Music & Memory project coming to Farmington campus

A senior listening to music through headphones.“Mary” has been a huge Conway Twitty fan her whole life. She always liked to say that whenever he sang “Hello, Darling” in concert, he was singing it just to her.

But for the last few years, Mary hasn’t said a word. She has Alzheimer’s and lives in the memory care neighborhood at Farmington Presbyterian Manor. But earlier this year, Mary received an iPod loaded with songs by Twitty and Elvis Presley – her other favorite – through the Music & Memory Program. Ever since then, Activity Director Carol Winch said Mary will perk up and look around. And she even returned a “good morning” greeting.

“I want to believe it’s because of the music,” Winch said. “We give it to her every day, especially at meals. It makes her more alert and willing to eat.”

Music & Memory is a non-profit organization that promotes the use of digital music players with individualized playlists to improve the quality of life for elders. The project and its founder, Dan Cohen, are the subject of the documentary film “Alive Inside.” Aging can erase a person’s identity, Cohen says in the film, but music can help restore that sense of self (watch it online at www.aliveinside.us).

Now, employees at several Presbyterian Manors communities are becoming certified in the Music & Memory program, including Winch. The Missouri Coalition Celebrating Care Continuum Change, or MC5, granted $24,000 this year to provide the Music & Memory Certification Program at no cost to 40 Missouri care provider organizations. Rolla Presbyterian Manor was a grant recipient, and as a result, employees at all PMMA campuses in Kansas and Missouri are receiving the training at a reduced rate.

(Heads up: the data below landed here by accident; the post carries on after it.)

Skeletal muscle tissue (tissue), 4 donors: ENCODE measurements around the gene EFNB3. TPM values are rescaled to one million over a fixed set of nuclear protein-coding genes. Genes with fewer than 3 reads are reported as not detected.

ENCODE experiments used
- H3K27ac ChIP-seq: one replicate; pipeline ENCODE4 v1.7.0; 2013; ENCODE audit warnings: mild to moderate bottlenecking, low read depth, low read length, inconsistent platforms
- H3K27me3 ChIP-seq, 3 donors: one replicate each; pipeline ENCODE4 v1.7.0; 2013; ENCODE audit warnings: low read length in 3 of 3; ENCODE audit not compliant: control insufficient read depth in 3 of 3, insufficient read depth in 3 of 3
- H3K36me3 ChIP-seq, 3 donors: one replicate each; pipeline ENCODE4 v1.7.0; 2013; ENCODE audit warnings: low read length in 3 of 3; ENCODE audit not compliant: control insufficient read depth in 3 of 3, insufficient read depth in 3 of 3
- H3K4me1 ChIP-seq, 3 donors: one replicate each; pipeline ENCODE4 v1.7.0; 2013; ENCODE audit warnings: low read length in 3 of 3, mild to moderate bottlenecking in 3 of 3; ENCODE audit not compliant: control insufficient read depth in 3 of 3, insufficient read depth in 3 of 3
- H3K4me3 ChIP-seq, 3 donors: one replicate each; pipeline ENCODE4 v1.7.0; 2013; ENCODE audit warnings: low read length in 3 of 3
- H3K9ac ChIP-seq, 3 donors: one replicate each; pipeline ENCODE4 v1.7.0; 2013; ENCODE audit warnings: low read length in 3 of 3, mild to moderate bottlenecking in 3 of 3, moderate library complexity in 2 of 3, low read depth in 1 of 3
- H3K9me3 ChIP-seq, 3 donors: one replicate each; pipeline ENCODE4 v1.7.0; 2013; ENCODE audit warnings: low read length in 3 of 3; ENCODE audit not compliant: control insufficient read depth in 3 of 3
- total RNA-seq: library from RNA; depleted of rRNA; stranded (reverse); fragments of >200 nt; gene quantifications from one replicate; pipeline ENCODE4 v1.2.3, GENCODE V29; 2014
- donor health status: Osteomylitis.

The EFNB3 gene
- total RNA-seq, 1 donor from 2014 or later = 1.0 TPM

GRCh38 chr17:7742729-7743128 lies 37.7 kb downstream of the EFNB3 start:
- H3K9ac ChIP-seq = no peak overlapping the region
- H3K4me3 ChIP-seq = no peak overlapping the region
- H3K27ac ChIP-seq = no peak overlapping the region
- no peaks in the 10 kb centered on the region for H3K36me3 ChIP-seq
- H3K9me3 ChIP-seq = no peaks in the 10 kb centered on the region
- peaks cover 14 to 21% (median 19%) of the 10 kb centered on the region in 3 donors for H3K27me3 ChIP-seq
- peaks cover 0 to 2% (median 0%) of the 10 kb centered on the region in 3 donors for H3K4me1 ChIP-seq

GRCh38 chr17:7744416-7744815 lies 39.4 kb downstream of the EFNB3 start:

Winch’s training including guidance on talking with residents, their friends, and family members to create personalized playlists. Winch learned from Mary’s daughter that music was a big part of her life. “She’d never seen her mom cooking when she wasn’t dancing around and singing,” Winch said.

Another memory care resident has an iPod filled with country music. Mealtimes were his most difficult time, Winch said. “We put it on at his lunchtime. I think it was the noise that bothered him,” she said. “Now he’s calming down. It’s changed his whole behavior.”

Winch and her staff are talking with other residents now to keep notes of their favorite music, so they can build playlists for them in the future.

Farmington Presbyterian Manor received just a handful of music players to start the program. Winch is seeking donations of more devices, plus iTunes gift cards to purchase songs online and load them onto the players. That’s the time-consuming part, so Winch would welcome volunteers to help with that task.

To donate or volunteer, please contact Carol Winch at cwinch@pmma.org or 573-747-4455, ext. 2113.

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